Teachers are ‘deeply concerned’ about the effects of poverty and low income on their pupils, a new survey of education professionals has revealed.
The poll of more than 8,000 teachers, school leaders and support staff from across the UK found that 91% agreed that poverty was having an impact on learning.
Half the survey respondents said it was a ‘significant factor’ in their pupils’ education.
Published by the National Education Union, the survey also found that most to the respondents felt there had been a change in the ‘presence and effect’ of poverty or low income on pupils since 2016.
Half of the respondents (50%) said they believed things had got worse or significantly worse.
Less than a third (30%) described the situation as consistent with 2016 and just 2% described an improved situation.
Over three-quarters of respondents told the NEU that their students demonstrated fatigue (78%), poor concentration (76%) or poor behaviour (75%).
More than half of members said their students had experienced hunger (57%) or ill health (50%) as a result of poverty, and more than a third (35%) said students had been bullied because of it.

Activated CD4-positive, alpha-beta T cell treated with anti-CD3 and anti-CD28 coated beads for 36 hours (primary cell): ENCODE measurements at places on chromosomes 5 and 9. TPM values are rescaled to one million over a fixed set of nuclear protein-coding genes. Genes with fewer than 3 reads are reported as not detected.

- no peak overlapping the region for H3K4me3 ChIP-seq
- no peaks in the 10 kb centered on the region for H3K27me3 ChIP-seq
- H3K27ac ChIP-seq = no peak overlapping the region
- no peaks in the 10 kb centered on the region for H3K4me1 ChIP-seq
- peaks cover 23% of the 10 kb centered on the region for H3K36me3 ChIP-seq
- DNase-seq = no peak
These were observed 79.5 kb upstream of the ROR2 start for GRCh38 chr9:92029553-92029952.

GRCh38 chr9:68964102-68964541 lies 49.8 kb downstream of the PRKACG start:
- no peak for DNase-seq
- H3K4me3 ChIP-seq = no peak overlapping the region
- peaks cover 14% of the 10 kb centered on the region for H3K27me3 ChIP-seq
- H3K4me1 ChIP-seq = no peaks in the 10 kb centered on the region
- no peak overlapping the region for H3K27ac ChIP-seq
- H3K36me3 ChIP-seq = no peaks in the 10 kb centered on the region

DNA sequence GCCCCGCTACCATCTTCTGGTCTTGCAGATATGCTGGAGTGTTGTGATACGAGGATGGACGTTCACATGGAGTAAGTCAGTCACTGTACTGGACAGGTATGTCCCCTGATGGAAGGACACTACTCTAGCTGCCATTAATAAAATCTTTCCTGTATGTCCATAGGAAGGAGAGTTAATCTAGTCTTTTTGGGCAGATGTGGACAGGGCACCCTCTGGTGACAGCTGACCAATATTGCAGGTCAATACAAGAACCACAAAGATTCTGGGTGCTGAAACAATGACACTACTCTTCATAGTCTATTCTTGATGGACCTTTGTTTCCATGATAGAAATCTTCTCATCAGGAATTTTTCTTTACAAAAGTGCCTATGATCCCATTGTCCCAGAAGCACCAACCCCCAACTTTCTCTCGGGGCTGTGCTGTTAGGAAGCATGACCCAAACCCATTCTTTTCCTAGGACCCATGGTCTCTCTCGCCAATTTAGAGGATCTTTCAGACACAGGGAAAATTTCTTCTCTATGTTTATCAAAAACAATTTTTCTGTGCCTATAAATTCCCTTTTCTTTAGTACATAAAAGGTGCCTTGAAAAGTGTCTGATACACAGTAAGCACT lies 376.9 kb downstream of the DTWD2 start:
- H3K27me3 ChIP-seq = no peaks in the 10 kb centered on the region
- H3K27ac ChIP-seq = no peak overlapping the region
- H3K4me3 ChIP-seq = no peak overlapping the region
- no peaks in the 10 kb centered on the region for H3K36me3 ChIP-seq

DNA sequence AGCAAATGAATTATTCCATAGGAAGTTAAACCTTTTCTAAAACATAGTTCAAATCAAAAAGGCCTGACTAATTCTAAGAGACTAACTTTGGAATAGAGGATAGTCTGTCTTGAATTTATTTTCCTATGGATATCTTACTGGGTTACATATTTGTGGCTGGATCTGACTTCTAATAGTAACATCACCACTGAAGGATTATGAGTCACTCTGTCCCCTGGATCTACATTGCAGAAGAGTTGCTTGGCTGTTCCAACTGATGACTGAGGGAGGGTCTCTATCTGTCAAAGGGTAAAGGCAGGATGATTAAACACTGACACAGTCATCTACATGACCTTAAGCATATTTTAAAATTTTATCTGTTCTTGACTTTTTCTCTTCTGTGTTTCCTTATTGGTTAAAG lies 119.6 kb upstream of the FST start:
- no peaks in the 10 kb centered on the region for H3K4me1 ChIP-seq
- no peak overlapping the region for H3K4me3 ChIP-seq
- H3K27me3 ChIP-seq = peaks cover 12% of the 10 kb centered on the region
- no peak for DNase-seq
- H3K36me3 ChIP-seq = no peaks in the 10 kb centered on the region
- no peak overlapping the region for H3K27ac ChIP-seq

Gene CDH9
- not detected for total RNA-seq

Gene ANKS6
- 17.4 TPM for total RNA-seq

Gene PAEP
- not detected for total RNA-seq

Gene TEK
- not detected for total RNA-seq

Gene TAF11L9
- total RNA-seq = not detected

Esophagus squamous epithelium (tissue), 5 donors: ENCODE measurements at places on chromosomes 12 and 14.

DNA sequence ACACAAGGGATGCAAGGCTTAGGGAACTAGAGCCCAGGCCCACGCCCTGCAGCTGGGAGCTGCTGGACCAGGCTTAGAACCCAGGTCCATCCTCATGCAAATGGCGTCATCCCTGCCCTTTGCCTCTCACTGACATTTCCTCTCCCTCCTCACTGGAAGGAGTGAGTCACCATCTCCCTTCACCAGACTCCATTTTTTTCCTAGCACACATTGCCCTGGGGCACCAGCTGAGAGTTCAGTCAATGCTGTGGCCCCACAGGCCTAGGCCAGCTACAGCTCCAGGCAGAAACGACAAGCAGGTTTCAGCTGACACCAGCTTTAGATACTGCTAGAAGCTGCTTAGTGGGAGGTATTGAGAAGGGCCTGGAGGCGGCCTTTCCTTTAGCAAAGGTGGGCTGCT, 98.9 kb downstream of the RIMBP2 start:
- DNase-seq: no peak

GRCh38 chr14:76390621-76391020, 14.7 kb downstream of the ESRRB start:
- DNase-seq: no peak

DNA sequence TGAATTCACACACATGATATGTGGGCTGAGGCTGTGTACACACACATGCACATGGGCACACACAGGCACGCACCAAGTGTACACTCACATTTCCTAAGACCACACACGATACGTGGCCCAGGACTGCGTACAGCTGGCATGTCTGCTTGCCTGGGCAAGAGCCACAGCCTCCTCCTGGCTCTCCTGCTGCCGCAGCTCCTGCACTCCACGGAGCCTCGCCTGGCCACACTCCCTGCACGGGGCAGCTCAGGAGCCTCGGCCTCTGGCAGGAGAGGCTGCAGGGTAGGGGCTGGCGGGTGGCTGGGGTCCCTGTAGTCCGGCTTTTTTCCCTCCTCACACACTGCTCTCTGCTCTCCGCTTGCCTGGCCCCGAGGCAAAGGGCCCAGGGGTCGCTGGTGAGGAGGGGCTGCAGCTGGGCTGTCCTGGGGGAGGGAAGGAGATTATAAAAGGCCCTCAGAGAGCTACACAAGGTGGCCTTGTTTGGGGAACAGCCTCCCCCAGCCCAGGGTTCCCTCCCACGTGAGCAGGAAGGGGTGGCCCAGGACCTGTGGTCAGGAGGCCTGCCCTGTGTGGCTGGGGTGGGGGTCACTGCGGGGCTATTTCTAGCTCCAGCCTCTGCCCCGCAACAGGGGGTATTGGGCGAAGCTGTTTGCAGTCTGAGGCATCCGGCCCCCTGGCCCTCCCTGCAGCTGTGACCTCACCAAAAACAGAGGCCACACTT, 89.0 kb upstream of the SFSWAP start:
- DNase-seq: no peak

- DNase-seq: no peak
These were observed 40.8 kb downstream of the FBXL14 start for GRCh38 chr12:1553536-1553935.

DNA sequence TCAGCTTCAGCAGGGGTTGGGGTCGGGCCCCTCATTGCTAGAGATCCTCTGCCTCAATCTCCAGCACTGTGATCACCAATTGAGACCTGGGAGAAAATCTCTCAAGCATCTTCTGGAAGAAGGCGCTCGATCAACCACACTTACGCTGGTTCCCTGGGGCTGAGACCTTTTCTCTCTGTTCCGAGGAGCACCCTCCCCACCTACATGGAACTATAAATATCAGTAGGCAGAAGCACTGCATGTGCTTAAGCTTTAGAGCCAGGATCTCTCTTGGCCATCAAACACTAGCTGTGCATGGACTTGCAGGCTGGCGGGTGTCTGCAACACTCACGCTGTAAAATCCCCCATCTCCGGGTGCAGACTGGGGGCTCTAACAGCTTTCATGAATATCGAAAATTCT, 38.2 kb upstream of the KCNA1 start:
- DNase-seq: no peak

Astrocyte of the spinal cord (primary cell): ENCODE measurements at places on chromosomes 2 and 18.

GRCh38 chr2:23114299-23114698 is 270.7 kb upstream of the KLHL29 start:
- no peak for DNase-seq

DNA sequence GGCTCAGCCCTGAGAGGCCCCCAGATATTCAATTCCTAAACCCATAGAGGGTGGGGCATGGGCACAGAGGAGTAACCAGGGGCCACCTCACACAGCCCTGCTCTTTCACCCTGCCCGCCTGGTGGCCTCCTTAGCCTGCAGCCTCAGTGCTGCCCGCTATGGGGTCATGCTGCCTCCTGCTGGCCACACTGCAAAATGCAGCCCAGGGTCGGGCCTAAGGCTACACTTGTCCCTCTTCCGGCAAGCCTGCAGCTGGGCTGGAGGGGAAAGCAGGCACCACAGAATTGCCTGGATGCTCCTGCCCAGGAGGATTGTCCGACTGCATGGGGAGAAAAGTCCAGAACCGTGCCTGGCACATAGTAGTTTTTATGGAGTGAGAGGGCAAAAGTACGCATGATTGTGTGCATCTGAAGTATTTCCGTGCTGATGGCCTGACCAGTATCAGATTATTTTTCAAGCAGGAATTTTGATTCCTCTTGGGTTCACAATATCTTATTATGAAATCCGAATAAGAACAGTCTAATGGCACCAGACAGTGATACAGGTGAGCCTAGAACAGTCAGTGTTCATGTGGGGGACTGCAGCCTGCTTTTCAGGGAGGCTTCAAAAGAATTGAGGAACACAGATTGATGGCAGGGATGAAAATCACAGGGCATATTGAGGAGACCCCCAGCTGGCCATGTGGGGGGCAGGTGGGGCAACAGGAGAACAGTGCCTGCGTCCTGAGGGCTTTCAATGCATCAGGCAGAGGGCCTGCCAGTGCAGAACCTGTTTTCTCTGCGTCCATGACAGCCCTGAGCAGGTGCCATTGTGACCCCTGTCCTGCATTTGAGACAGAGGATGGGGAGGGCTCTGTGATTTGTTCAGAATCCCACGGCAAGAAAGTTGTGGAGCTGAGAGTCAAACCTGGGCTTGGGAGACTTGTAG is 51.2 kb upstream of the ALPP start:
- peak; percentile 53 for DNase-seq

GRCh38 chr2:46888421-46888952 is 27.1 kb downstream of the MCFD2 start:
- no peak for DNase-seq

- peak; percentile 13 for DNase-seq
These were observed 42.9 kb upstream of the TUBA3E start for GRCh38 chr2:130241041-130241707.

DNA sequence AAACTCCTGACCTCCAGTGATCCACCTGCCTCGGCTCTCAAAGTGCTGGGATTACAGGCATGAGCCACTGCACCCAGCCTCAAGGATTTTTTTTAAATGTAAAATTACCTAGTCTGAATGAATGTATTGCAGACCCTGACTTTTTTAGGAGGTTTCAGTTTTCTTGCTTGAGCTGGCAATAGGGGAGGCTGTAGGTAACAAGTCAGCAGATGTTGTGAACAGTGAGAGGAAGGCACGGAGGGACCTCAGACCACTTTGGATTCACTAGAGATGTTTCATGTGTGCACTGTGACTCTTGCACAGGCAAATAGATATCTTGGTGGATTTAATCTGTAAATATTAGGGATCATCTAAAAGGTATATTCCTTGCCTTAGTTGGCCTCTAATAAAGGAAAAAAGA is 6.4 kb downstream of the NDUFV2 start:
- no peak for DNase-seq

‘Government does not want to hear these stories from the frontline of teaching, but they must. It is truly shaming for the UK, one of the richest countries in the world,’ said Dr Mary Bousted, joint general secretary of the NEU.
‘A decade of austerity has only served to place more children in poverty, while at the same time destroying the support structures for poor families. This was an ideological strategy and the findings of this survey are its effects.’
‘Put simply, the Government is failing to recognise the human costs of its actions,’ Dr Bousted continued.
‘Government must stop blaming schools for the impact of its austerity policies upon the most vulnerable in our society and take action to alleviate the suffering of the increasing numbers who are living in poverty.’
Minister for children and families Nadhim Zahawi said: ‘Tackling disadvantage will always be a priority for this government. Employment is at a record high and wages are outstripping inflation, but we know some families need more help.
‘While all infant children can benefit from our Universal Infant Free School Meals programme, we are making sure that more than a million of the most disadvantaged children are also accessing free school meals throughout their education – saving families around £400 per year.
‘We are also investing £9m to give more access to holiday clubs where they can benefit from activities and a nutritious meal during the school break.’